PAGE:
COLUMBIA — Years ago, the pump house at the old sewage treatment plant near Flat Branch and Hinkson Creek was covered in graffiti and falling apart.
On Thursday, city leaders and residents gathered at the pump house — now a renovated pavilion with a rooftop garden — to celebrate the dedication of the 3M Flat Branch-Hinkson Creek Wetlands area.
The sewer treatment plant, which closed in the mid- to late 80s, used to scrub contaminants from sewage mains. Today, the plant's grounds shelter wildlife and filter storm water before it runs into the surrounding creeks.
The wetlands area is the result of a partnership between the Columbia 3M, the Columbia Parks and Recreation, Water & Light and Public Works departments and other agency partners. The project cost just more than $145,000, with $40,000 provided by a grant from 3M and $45,000 from park sales tax, according to Parks and Recreation's website.
"If there's ever been a project where there has been a cooperative partnership, it's been this project," said Mike Griggs, Parks and Recreation director.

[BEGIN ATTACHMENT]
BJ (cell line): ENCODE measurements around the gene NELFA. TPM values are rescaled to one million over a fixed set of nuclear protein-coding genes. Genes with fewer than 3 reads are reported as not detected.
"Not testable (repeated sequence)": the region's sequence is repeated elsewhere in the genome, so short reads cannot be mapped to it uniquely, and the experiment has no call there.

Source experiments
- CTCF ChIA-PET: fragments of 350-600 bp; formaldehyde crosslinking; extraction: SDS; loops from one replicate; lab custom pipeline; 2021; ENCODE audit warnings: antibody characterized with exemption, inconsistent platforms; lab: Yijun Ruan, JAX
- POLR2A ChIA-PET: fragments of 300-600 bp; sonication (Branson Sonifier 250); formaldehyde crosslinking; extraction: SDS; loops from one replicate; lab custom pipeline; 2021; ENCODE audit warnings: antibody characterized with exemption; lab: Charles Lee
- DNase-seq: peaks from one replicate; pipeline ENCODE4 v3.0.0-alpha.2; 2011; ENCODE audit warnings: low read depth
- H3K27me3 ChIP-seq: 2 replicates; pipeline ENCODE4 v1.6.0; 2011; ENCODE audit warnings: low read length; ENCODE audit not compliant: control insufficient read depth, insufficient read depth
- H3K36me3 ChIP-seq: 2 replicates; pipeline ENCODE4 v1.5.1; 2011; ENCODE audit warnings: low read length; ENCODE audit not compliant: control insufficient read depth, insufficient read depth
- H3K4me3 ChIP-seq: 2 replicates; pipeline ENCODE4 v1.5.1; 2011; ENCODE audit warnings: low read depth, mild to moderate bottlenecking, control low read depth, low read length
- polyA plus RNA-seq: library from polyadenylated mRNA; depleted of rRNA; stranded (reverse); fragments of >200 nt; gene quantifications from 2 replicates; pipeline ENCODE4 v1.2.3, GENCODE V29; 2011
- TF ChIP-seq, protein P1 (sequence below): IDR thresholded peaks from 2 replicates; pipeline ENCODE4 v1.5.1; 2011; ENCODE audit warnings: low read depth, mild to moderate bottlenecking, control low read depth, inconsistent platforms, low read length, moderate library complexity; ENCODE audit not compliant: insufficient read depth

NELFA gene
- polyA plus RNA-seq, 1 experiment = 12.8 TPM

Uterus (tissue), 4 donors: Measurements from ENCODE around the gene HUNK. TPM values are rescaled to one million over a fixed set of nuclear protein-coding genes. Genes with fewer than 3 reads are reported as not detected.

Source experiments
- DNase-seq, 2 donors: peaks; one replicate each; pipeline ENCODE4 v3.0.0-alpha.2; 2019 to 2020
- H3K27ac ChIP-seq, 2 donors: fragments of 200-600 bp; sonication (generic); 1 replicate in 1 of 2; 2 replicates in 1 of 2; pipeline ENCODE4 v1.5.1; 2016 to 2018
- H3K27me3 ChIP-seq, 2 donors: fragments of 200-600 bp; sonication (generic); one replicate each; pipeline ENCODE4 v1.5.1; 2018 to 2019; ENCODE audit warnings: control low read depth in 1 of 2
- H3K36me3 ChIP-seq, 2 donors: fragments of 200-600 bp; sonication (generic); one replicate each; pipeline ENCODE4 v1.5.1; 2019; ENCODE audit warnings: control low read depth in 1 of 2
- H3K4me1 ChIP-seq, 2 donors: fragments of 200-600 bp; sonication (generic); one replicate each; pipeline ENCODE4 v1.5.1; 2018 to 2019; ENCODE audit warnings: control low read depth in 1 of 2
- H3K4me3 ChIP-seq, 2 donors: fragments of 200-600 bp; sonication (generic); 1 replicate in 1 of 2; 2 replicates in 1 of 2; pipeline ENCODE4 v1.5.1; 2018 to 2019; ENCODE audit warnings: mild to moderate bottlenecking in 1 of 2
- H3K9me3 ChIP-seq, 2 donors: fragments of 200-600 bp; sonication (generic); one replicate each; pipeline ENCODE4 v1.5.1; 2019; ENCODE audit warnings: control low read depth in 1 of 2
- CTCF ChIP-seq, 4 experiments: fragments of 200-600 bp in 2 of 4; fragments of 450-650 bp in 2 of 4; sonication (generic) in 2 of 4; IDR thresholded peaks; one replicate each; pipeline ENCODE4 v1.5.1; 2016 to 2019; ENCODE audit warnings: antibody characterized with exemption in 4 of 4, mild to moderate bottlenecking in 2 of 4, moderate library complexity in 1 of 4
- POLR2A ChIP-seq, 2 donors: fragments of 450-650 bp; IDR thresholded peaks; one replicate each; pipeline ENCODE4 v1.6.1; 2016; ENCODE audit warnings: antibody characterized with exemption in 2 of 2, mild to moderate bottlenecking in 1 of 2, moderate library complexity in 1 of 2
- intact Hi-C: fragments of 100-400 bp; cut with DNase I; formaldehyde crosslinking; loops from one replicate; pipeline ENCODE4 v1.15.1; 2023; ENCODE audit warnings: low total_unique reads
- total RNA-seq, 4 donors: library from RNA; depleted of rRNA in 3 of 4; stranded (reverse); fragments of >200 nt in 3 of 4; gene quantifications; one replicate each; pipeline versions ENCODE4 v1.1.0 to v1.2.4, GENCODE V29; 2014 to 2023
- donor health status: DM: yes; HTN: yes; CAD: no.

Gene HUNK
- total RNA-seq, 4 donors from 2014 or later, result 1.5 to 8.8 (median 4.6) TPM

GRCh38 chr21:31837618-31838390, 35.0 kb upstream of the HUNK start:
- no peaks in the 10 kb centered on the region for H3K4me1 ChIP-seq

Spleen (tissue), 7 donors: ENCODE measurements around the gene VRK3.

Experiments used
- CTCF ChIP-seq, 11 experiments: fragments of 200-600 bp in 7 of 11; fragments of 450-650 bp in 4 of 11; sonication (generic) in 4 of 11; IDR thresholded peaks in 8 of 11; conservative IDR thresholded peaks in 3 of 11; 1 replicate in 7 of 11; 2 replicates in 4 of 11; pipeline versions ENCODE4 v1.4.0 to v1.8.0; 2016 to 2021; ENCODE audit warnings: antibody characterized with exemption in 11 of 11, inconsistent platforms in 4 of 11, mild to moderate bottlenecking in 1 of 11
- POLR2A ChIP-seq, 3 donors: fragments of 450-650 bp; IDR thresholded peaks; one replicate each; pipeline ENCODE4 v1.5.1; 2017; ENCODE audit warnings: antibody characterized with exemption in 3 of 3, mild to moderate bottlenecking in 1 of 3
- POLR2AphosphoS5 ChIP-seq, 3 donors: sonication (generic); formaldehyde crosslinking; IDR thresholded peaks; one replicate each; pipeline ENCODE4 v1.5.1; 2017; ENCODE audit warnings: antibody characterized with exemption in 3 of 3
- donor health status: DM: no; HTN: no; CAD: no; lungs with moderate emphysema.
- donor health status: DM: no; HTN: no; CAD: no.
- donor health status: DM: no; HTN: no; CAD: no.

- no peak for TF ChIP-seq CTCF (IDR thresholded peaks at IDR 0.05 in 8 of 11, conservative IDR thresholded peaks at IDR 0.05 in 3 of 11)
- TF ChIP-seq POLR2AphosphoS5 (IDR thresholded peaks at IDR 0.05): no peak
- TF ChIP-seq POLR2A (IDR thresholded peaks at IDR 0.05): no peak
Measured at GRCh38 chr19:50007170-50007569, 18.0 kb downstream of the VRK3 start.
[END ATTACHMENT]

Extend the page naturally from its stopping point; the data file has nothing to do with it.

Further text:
The area hosts a 1.25-mile trail that branches from the MKT, a roofed shelter, four picnic tables and educational signs about the surrounding nature area.
The wetland cells treat stormwater runoff from about 140 acres of urban watershed, and they can store about 10 million gallons of runoff, according to a news release from Columbia Parks and Recreation.
The wetlands restoration area is at the two-mile marker of the MKT Trail, next to Hinkson Creek and the Forum Nature Area.
"This is a wonderful beginning to improving the Hinkson," Sixth Ward Councilwoman Barbara Hoppe said.
Supervising editor is Adam Aton.